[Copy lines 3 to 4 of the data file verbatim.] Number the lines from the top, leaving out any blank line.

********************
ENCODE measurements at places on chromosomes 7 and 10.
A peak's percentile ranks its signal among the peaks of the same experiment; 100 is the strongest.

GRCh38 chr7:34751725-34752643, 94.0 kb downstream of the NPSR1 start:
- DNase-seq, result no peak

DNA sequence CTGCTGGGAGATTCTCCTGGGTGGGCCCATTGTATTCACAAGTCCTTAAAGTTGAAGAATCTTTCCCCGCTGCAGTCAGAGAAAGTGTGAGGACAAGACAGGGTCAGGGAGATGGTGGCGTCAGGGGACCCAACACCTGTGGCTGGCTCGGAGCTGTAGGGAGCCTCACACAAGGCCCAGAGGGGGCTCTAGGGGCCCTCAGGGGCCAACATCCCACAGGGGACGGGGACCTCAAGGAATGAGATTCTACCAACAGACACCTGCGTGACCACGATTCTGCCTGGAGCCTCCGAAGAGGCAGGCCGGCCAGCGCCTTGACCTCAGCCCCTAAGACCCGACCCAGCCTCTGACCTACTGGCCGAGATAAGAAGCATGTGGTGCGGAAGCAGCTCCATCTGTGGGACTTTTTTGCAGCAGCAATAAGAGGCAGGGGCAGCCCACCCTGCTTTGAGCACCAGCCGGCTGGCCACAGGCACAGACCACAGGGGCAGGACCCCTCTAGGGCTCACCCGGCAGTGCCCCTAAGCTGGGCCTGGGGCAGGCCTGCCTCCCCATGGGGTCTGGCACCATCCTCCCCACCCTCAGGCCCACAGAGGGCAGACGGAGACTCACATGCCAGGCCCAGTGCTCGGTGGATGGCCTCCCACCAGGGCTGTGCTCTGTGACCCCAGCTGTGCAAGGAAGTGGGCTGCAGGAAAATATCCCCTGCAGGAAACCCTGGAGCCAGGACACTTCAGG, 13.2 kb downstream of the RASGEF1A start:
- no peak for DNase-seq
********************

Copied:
GRCh38 chr7:34751725-34752643, 94.0 kb downstream of the NPSR1 start:
- DNase-seq, result no peak